Tennessee Gov. Bill Haslam today announced a workforce development grant of $259,700 for Volunteer State Community College for establishing a networking laboratory for a new computer information science program.
The governor proposed and the General Assembly approved $16.5 million in this year's budget for equipment and technology related to workforce development programs at Tennessee colleges of applied technology and community colleges, part of Haslam's “Drive to 55” effort to increase the number of Tennesseans with post-secondary credentials.
These strategic investments resulted from the governor meeting with businesses and education officials across the state last fall to better understand workforce development needs. One of the most common themes he heard was the lack of capacity and equipment at Tennessee colleges of applied technology and community colleges to meet job demand, so these grants are aimed at addressing those gaps.
“Currently, only 32 percent of Tennesseans have certificates or degrees beyond high school, and studies show that by 2025 that number must be 55 percent to meet workforce demands,” Haslam said. “We must have qualified Tennesseans to fill those positions, and these grants are going to have an immediate impact because these programs have high placement rates in fields that are looking to fill jobs now.”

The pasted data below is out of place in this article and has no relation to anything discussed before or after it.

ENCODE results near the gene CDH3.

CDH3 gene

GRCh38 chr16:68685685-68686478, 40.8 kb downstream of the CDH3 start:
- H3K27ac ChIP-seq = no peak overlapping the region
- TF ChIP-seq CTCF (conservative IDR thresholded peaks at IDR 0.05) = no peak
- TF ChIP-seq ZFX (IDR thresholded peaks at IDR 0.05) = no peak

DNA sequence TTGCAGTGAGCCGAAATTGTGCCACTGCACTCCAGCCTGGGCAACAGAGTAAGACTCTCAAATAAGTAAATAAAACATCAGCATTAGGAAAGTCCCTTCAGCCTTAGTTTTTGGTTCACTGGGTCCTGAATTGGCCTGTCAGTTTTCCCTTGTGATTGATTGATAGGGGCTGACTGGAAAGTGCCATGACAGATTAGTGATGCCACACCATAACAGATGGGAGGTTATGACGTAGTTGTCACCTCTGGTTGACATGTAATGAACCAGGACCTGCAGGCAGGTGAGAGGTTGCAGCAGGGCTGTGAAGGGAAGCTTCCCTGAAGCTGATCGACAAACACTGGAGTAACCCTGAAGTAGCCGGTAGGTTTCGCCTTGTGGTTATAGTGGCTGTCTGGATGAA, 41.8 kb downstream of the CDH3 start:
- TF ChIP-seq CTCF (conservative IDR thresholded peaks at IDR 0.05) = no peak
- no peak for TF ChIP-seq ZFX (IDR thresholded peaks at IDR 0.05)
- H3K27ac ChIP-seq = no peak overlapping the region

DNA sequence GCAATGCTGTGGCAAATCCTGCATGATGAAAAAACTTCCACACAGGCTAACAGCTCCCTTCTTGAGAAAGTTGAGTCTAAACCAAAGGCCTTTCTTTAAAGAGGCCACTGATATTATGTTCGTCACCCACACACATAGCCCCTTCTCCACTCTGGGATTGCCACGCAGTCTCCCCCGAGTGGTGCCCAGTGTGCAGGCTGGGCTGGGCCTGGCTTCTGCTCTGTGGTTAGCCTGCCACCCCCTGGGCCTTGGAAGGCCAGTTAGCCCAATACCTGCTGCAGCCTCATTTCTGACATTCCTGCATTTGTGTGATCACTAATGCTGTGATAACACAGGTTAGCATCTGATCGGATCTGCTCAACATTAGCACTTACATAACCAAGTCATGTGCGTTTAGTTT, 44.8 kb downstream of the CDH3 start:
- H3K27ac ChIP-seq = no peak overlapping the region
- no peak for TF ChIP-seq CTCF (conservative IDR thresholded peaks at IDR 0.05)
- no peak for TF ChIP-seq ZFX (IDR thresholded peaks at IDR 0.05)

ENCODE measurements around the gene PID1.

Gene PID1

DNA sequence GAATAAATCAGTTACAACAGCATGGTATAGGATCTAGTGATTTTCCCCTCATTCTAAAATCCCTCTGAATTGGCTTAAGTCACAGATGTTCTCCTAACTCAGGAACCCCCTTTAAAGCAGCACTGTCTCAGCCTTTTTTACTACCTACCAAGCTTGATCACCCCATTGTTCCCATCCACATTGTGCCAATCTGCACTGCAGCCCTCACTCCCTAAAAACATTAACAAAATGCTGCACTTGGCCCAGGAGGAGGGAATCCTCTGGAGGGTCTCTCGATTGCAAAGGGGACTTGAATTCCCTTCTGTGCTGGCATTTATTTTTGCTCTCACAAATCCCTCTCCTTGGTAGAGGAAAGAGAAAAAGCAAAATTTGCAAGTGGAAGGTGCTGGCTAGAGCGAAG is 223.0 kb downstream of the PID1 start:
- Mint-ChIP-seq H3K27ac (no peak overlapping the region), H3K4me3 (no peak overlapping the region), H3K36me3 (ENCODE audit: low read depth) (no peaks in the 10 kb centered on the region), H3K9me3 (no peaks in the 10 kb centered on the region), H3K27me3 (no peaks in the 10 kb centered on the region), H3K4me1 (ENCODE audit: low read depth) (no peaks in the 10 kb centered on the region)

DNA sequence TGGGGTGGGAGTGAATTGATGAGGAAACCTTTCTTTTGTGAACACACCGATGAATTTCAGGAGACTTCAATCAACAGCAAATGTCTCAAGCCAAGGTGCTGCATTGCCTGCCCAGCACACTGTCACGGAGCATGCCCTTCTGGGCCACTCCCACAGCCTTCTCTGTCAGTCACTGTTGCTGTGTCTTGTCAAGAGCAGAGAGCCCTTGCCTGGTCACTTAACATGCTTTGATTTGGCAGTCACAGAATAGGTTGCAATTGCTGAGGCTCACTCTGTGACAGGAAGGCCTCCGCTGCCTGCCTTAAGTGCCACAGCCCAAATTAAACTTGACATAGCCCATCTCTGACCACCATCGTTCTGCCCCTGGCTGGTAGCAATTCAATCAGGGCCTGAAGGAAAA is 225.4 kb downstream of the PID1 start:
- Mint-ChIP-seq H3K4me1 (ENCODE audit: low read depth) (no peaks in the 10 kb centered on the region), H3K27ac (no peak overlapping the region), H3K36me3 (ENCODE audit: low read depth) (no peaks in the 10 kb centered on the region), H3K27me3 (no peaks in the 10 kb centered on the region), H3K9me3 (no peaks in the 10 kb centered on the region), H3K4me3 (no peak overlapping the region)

The equipment at Volunteer State Community College will provide computer science training that includes cyber-security, data analysis, mobile application programming, Voice Over Internet Protocol and virtualization training. Volunteer State will develop a program designed to reduce the cost and time it takes IT students to obtain high-wage professional jobs. The program will provide hands-on skills training as well as critical thinking ability.
According to the University of Tennessee Center for Business and Economic Research, occupations in computer and information systems security are among the state's most under-supplied career pathways. A Georgetown University study estimated about 7,000 computer and mathematical science jobs in Tennessee will require at least an associate degree by 2018.